November 21, 2017  

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Southern Miss Speaker to Present “Race and Racism in Contemporary Cuba” Oct. 15

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Roberto Zurbano

The University of Southern Mississippi’s Center for the Study of the Gulf South will welcome guest speaker Roberto Zurbano, who will present “Race and Racism in Contemporary Cuba.” The lecture will be held Oct. 15 at 6 p.m. in the International Center, room 101 on the Hattiesburg campus. The event is free and open to the public.

Roberto Zurbano is a Cuban writer, literary critic, poet and one of the most well-known critics of racism on the island. Now a researcher at the Casa de las Americas, Zurbano was demoted from his position as the director of the Casa’s publishing operations after publishing a 2013 op-ed in the New York Times.

The NYT piece was critical, not just of racism and racial inequality in Cuba but also the unwillingness of many Cubans to even acknowledge its existence. The piece was published as Raul Castro passed economic reforms on the island and is even more critical today as the United States and Cuba seek to normalize relations. In May 2015, Southern Miss students who attended the Cuban Study Abroad program had a unique opportunity to meet Zurbano.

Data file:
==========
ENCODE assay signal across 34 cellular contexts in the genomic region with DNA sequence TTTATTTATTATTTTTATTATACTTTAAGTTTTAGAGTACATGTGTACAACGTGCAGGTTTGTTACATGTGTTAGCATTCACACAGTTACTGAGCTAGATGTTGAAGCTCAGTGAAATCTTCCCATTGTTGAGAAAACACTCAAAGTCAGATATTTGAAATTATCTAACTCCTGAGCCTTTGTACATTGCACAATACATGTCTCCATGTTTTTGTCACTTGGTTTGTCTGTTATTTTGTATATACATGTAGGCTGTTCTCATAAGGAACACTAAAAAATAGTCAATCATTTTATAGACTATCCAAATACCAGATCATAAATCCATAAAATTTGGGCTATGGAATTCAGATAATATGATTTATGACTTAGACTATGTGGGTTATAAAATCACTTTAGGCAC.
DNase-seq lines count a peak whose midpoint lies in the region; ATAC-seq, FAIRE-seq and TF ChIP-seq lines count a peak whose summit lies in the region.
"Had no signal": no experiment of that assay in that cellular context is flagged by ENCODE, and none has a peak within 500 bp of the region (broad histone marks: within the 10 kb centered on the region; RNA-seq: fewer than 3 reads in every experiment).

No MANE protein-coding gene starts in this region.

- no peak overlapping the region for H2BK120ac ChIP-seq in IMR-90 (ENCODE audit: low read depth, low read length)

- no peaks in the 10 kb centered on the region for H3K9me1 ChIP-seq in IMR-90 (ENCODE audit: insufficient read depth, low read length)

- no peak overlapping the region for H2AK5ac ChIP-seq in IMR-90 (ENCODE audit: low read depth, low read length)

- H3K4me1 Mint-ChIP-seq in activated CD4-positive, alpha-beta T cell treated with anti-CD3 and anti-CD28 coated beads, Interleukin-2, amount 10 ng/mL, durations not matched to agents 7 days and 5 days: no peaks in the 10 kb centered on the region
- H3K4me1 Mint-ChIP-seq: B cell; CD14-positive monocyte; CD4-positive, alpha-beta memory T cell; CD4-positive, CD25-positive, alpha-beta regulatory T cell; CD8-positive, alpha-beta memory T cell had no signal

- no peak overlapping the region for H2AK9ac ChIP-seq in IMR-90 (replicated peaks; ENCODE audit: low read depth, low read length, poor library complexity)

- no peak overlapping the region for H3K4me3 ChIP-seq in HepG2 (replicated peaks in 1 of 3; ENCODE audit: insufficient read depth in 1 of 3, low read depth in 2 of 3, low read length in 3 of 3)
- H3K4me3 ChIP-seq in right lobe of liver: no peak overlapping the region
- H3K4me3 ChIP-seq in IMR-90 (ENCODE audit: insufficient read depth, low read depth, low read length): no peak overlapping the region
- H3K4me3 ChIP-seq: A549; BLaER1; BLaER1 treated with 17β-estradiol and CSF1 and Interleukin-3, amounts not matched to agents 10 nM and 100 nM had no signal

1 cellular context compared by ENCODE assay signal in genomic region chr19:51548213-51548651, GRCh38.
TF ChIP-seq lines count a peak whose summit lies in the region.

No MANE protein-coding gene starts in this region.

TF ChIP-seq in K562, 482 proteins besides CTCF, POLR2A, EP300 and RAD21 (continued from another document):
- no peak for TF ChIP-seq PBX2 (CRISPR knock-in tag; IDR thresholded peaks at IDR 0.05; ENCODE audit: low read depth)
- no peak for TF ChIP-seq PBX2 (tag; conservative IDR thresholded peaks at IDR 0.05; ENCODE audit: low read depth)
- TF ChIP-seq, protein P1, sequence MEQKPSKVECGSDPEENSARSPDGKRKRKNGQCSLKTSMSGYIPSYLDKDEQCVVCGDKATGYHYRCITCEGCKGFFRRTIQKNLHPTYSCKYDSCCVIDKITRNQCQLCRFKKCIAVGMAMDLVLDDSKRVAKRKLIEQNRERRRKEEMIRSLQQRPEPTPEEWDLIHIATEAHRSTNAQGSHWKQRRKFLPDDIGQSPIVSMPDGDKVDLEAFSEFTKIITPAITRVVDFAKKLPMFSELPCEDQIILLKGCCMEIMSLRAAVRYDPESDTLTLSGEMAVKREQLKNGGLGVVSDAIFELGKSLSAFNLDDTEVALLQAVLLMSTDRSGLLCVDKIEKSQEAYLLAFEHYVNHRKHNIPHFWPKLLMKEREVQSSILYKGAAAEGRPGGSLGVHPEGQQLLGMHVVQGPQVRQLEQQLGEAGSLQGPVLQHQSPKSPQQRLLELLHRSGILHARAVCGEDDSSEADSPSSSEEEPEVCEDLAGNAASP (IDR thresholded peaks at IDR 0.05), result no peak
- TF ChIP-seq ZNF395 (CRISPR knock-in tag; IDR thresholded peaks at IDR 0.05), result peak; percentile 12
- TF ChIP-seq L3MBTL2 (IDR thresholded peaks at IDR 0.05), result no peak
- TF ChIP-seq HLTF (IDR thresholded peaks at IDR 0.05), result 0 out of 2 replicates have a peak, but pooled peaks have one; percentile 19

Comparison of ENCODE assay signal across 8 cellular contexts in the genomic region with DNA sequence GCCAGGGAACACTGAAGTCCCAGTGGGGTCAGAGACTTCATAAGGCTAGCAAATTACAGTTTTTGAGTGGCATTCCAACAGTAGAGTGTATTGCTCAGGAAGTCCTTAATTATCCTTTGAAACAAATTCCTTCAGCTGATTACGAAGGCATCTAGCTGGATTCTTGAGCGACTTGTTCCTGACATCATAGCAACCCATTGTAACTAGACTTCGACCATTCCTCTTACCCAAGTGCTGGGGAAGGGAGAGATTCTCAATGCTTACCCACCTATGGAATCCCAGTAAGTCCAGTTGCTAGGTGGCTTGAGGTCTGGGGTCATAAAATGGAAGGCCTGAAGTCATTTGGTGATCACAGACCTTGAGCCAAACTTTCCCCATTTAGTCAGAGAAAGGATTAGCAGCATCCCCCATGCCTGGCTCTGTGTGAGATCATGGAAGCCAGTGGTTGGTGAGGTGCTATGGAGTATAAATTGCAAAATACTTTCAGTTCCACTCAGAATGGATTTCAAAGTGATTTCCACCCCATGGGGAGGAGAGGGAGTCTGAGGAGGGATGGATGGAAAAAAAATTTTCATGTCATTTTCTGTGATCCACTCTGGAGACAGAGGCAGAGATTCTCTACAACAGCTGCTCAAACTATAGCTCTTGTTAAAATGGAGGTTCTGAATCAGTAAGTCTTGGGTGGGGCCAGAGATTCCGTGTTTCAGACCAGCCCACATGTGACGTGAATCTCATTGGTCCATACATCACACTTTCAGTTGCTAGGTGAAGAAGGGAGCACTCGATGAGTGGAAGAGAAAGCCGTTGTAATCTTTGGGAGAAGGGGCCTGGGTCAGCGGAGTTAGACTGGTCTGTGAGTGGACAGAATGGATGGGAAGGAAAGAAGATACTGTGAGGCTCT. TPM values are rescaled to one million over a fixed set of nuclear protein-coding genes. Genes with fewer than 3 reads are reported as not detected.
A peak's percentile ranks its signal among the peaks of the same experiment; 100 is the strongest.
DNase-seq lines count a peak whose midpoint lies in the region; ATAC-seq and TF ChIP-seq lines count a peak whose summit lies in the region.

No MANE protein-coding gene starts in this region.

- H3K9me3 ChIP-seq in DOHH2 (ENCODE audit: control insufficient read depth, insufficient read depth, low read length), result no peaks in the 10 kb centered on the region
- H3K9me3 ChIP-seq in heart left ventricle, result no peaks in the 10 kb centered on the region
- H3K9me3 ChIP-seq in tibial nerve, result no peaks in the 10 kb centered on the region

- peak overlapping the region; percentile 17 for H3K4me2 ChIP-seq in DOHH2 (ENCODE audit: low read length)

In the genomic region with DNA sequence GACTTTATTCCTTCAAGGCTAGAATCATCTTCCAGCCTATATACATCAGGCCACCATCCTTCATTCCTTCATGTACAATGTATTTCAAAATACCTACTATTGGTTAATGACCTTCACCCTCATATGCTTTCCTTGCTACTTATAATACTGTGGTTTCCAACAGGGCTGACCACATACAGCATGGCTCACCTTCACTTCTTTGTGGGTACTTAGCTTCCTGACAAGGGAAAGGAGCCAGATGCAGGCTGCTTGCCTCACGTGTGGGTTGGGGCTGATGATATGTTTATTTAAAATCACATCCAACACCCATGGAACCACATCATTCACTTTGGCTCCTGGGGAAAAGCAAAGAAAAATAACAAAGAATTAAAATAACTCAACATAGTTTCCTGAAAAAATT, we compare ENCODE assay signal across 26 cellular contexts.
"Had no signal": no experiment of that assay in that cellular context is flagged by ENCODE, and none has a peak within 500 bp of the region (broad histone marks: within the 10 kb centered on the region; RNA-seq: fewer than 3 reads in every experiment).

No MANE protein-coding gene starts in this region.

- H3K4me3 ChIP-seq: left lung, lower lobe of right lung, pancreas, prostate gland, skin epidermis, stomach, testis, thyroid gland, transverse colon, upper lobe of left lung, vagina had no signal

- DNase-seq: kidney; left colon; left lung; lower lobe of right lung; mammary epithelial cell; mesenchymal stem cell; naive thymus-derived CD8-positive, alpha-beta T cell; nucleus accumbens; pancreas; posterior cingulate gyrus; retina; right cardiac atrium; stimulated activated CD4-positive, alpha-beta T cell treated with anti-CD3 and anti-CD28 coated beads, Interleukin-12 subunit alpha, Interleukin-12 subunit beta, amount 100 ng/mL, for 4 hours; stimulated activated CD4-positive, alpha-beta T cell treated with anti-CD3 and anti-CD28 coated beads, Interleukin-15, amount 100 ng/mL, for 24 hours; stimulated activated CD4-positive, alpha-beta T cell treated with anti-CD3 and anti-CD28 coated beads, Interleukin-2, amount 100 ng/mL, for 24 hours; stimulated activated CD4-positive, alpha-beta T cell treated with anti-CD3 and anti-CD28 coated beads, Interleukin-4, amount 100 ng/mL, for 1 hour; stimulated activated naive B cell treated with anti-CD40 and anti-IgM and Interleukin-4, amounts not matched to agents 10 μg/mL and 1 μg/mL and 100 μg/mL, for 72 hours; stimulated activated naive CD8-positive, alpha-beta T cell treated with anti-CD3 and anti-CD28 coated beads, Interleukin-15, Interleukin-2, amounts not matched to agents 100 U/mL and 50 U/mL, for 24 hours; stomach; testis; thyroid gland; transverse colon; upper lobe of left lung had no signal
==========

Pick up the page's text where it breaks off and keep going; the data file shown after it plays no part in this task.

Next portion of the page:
Dr. Matthew Casey is an assistant professor of history and co-directs the Center for the Study of the Gulf South. "Amid the exuberant conversations about changes in U.S.-Cuba relations, we must pay special attention to the human side,” Casey said.

“Zurbano has long asked the difficult questions about injustice and inequality--always in measured tones and often at his own personal and professional expense. Any serious conversation about changes in contemporary Cuba must take account of the effects on ordinary people; now, as in other moments in the island's history, these are shaped by underlying, though often hidden, ideas of race. It is a conversation we will all benefit from having from one of the leading voices on the subject.”

This event is made possible with support from the School of Social Work, Center for the Study of the Gulf South, Honors College, Center for Oral History and Cultural Heritage, Department of History and Department of Foreign Languages and Literatures.